This sky map shows the location of Jupiter and the moon at 9 p.m. local time in the western sky on Feb. 17, 2013, as viewed from mid-northern latitudes.
Credit: Starry Night Software
The moon will appear to sail past the bright planet Jupiter in the night sky tonight (Feb. 17) and Monday in the latest celestial encounter of Earth's natural satellite and the largest planet in the solar system.
Each month since November, as seen from North America, the moon and Jupiter have engaged in a series of conjunctions. Perhaps you saw the full moon snuggle close to Jupiter just before Thanksgiving, or on Christmas night? The most recent conjunction of Jupiter and the moon on Jan. 21 was the closest pairing of all, with the moon appearing to skim just below Jupiter.
It is a much different story in February, however. The moon will make its closest approach to Jupiter on Monday morning (Feb. 18) at 7 a.m. EST (1200 GMT/4 a.m. PST). Unfortunately, both the moon and Jupiter will be below the horizon for North America, which means the best observers here can do is see the moon as it approaches Jupiter on this evening, and then follow up Monday night as the moon recedes from Jupiter.
Tonight, the moon will be just past first quarter phase. At mid-twilight, roughly 45 minutes after sunset, look high in the south, more than two-thirds of the way up from the horizon to the point directly overhead (the zenith) and — weather permitting — you'll see the moon and hovering about 6 degrees above and to its left will be brilliant Jupiter. Your clenched fist held at arm's length measures 10 degrees, so the moon and Jupiter will appear rough half a fist apart. [Planets and Constellations of Feb. Night Sky (Video)]
On Monday night, the moon will be in a somewhat more noticeable gibbous phase, and will have moved to a point about 6 degrees to the left (east) of Jupiter.
Jupiter is still the brightest "star" in the night sky and the first to come out at dusk, high in the south. It is more than two and a half times the brightness of Sirius — the brightest star in the night sky — which in early evening sparkles in the southeast 60 degrees to Jupiter's lower left. Note how Jupiter shines with a steady silvery glow while Sirius scintillates with a bluish-white glow, as if struggling to try and match Jupiter's brilliance.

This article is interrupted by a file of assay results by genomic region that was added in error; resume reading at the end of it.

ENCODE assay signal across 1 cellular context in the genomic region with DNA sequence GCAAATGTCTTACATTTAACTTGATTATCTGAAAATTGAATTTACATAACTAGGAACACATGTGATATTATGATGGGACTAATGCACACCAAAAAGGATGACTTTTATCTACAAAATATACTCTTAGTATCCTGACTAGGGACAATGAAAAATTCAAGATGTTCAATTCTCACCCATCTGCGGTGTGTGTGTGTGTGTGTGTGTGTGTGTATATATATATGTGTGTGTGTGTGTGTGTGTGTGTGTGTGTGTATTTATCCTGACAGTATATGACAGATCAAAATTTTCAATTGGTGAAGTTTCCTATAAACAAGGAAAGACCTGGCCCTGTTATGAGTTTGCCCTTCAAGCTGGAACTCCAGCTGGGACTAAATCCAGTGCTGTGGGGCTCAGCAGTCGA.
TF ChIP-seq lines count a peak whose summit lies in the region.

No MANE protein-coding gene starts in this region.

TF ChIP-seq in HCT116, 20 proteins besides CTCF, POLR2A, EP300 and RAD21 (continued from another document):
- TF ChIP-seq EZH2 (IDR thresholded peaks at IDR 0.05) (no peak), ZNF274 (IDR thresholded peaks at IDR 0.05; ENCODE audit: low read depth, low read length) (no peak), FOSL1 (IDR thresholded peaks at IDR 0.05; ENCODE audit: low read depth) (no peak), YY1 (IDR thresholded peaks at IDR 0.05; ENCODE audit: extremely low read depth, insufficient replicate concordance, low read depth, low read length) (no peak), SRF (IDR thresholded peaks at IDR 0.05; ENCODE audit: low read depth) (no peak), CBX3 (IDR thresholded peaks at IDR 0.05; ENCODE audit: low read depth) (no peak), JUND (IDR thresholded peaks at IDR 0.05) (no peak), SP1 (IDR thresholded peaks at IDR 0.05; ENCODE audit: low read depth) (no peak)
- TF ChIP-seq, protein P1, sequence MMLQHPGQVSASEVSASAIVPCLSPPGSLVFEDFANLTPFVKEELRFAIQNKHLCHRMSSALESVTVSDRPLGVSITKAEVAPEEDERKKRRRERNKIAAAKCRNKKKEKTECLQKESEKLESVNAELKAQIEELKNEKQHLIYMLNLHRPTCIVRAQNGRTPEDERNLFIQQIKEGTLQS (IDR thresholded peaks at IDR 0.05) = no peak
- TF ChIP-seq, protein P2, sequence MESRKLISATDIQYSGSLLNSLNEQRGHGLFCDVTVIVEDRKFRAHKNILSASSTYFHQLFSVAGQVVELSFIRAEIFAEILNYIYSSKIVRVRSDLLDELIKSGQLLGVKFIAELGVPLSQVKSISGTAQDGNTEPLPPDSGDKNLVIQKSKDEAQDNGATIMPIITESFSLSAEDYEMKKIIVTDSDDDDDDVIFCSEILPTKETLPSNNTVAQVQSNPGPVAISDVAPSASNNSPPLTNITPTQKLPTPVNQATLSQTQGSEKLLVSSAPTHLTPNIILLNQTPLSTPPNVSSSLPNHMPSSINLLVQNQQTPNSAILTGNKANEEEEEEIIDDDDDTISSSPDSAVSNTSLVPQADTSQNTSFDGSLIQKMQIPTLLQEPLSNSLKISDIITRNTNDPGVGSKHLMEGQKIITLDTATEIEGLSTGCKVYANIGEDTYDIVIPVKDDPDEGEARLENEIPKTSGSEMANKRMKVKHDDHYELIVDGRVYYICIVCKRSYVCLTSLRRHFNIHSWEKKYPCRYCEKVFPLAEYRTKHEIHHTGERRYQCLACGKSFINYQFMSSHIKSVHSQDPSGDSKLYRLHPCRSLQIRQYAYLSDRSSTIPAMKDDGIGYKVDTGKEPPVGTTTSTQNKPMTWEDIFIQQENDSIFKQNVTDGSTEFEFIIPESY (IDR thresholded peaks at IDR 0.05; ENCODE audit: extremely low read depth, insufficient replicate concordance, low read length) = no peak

Jupiter is visible all night long. It currently sets in the west around 1:30 a.m. your local time.
Jupiter is also accompanied by two naked-eye star clusters (the Pleiades and Hyades) and an entourage of other bright stars. It is receding and fading but nonetheless remains brilliant.
By the end of April, Jupiter will relinquish the title of bright evening planet to Venus, as that planet begins to emerge from the glare of the setting sun. And on May 28, just over three months from now, Jupiter will have an eye-catching rendezvous with Venus low in the west-northwest sky.
Editor's note: If you snap a great photo of Jupiter and the moon tonight and Monday that you'd like to share for a possible story or image gallery, send photos, comments and your name and location to managing editor Tariq Malik at firstname.lastname@example.org.
Joe Rao serves as an instructor and guest lecturer at New York's Hayden Planetarium. He writes about astronomy for The New York Times and other publications, and he is also an on-camera meteorologist for News 12 Westchester, New York. Follow SPACE.com onTwitter @Spacedotcom. We're also on Facebook & Google+.